Benjamin Meade probably had the best of intentions when he set out to make a film about a serial killer named Robert Berdella, famous for raping, torturing and killing at least a half a dozen men in Kansas City, Missouri in the mid eighties. The facts surrounding the case are certainly salacious enough to make for a pretty interesting movie and given that, unlike certain crimes, it hasn't been done and done again in the movies, there was ample opportunity for a low budget filmmaker like Meade to put together a pretty interesting movie on the subject. Getting famous crime writer James Ellroy onboard also seemed like a plus, but the decision to basically just shoot him on the couch rambling kind of takes the excitement out of his participation.
When Berdella was caught by the cops, they found all manner of evidence in his possession that linked him to a whole lot of other nastiness that had taken place in the area over the years, while one of Berdella's escaped victims, Chris Bryson, was able to deliver testimony as to what exactly he'd been put through. When Meade's film begins, we're given a fairly quick rundown of what happened and how, before learning just how Berdella was caught when Bryson jumped naked from a window in the house where Berdella was keeping him and ran down the street.
This basically segues into the rest of the film which is made up of amateurish reenactments (one of which, involving a van of hippy types, seems to have been lifted from The Texas Chainsaw Massacre?) and dry narration from Ellroy who pontificates on the evils of serial killers and continually states the obvious. Do we need James Ellroy to tell us that serial killers are bad people? Ideally we can figure this out on our own, as there's really no way to put a positive spin on serial killing, but Ellroy is insistent and he makes sure to drive this point home time and time again throughout the film.
We do get a few interviews with people who were involved in the case and we learn that Berdella made his living by operating a store that sold odd occult related items, which is where the film gets its odd name (his store was called Bazarre Bizarre) and that Berdella would chop up the male prostitutes he chose as his victims and put them out in the garbage, but the film never goes past the sensationalist details. There's no attempt here to get into Berdella's head at all or find out what made him the way he was. Since Berdella died in prison of a heart attack in 1992 it's obviously flat out impossible for him to have been interviewed here but Meade's more interested in showing us torture, gore effects and unrelated musical bits from a band called The Demon Dogs than anything of substance.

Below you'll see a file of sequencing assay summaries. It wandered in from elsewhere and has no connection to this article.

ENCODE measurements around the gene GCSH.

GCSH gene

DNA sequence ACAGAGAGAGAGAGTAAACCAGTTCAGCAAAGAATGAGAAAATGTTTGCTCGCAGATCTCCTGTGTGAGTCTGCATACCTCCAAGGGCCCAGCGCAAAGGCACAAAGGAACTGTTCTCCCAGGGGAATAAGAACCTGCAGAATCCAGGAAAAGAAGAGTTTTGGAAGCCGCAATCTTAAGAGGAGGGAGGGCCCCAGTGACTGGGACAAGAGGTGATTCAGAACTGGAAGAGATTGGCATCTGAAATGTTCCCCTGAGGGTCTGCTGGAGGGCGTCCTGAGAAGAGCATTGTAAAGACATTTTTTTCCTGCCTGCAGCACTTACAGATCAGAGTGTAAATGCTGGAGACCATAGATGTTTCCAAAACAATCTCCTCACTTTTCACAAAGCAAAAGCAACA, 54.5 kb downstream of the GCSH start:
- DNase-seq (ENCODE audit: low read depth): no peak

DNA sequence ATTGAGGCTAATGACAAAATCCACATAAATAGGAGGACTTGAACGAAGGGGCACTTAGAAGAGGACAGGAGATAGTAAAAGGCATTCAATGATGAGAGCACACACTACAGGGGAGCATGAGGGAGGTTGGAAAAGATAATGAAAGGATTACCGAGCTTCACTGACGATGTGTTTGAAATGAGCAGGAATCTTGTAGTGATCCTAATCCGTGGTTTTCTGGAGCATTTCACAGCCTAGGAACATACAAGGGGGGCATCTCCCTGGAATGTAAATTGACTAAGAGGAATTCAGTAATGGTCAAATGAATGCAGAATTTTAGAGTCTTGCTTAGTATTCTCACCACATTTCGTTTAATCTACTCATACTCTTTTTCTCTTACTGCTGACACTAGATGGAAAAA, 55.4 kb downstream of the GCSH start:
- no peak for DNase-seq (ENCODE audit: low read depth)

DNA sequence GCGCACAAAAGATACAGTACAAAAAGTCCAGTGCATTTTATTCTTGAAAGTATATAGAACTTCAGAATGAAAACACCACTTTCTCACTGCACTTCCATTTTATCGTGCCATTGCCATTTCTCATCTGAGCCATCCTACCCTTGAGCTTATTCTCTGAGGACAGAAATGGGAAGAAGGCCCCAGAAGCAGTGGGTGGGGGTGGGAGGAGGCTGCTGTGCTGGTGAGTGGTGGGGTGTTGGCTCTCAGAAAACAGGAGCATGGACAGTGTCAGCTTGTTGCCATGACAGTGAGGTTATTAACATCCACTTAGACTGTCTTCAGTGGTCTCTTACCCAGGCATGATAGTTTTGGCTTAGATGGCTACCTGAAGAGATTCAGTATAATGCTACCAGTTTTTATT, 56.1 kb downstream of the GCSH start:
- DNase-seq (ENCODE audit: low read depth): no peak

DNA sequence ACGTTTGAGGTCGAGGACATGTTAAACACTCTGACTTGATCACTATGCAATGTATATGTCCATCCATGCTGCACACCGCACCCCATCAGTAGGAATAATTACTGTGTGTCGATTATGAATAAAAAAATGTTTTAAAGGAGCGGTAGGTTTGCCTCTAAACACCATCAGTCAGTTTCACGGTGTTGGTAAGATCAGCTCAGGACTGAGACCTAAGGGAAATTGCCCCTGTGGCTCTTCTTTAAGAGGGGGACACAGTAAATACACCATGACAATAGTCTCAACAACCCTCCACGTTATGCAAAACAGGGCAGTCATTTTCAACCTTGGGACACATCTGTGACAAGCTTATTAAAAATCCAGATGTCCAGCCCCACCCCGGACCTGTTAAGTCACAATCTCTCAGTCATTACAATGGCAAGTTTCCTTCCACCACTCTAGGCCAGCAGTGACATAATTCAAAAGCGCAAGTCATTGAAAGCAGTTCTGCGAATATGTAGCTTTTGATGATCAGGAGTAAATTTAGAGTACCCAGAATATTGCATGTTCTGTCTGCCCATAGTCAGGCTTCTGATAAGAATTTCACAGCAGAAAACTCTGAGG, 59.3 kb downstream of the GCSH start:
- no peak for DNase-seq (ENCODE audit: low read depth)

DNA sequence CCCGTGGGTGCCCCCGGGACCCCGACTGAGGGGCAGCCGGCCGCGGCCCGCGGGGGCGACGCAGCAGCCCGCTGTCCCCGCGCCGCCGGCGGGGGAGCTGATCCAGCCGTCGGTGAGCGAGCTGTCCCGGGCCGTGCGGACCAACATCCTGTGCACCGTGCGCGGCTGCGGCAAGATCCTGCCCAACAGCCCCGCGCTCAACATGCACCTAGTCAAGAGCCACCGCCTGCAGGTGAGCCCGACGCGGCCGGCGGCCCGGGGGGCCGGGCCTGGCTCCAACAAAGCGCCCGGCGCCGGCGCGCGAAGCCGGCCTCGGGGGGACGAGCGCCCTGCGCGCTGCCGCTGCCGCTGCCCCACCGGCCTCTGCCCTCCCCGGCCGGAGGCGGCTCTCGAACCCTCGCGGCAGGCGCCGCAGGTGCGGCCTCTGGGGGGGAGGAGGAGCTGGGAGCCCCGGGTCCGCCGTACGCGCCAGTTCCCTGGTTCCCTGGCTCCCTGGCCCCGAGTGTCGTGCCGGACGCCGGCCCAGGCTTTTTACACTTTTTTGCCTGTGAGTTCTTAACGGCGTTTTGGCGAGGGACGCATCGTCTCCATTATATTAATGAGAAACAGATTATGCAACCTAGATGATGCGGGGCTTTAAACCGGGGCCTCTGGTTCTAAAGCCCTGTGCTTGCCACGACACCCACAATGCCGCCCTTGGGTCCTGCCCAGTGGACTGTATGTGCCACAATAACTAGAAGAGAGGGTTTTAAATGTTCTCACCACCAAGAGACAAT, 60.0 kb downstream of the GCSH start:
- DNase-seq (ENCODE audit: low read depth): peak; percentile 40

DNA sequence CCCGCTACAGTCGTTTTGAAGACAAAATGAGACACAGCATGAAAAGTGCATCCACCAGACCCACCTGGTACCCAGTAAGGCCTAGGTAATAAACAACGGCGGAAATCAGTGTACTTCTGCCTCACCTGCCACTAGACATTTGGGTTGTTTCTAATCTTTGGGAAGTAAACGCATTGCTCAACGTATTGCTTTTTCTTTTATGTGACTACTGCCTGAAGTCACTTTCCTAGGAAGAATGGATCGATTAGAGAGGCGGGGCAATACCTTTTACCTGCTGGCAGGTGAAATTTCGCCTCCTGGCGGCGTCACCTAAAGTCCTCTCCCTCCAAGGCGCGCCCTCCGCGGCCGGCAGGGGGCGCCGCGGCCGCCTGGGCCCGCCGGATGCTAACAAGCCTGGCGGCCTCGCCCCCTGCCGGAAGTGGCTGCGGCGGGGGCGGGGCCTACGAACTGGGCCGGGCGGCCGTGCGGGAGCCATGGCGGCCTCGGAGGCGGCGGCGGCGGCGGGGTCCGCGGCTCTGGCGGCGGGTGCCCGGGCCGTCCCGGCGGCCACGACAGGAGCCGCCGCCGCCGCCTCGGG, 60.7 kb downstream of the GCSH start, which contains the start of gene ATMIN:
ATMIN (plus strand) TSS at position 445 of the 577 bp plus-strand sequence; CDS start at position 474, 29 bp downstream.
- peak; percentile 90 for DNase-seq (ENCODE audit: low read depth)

So with that said, what we inevitably wind up with here is a low budget film that features an internationally renowned author delivering cliché ridden narration in between horribly performed reenactments, bad gore effects, and awful musical interludes. Somewhere in the middle of all of this are some interesting facts about a fascinating case, but they're lost along with the possibility of Bazarre Bizarre offering up much of interest.
Bazarre Bizarre was shot on video for little money and the non-anamorphic 1.78.1 widescreen transfer shows it. The picture is consistent only in its softness and its murkiness with mild to moderate compression artifacts frequently present. Colors are flat, black levels are inconsistent, and if you look for it you might just be lucky enough to spot some macroblocking. The movie doesn't look very good at all on DVD.
The only audio option on the disc is an English language Dolby Digital 2.0 Stereo track. The narration is clean and clear though the levels go up and down a few times during the dramatic reenactment sequences. Aside from that, however, there aren't really any problems here and the movie sounds fine.
Troma has included a passable collection of extra features on this disc, starting with the Post Mortem section that is really just ten minutes or so worth of cast and crew interviews wherein the participants discuss their involvement with this production. There's also seven minutes worth of deleted scenes here where Ellroy warns against the dangers of hooking for a living and we're asked to watch a strange music video. This material wouldn't have helped the movie and the editor was wise to chop it out. Aside from that, look for the usual array of Tromatic extras like the PSA, trailers, some gratuitous nudity and other completely unrelated nonsense. Menus and chapter stops are also included.
Even the most ardent serial killer/true crime buffs are going to have a tough time with this one. Ellroy's presence should have added enough levity for this to have worked and the story is an interesting one, but so much goes so wrong that there's really not much worth recommending here. Skip it.
Ian lives in NYC with his wife where he writes for DVD Talk, runs Rock! Shock! Pop!. He likes NYC a lot, even if it is expensive and loud.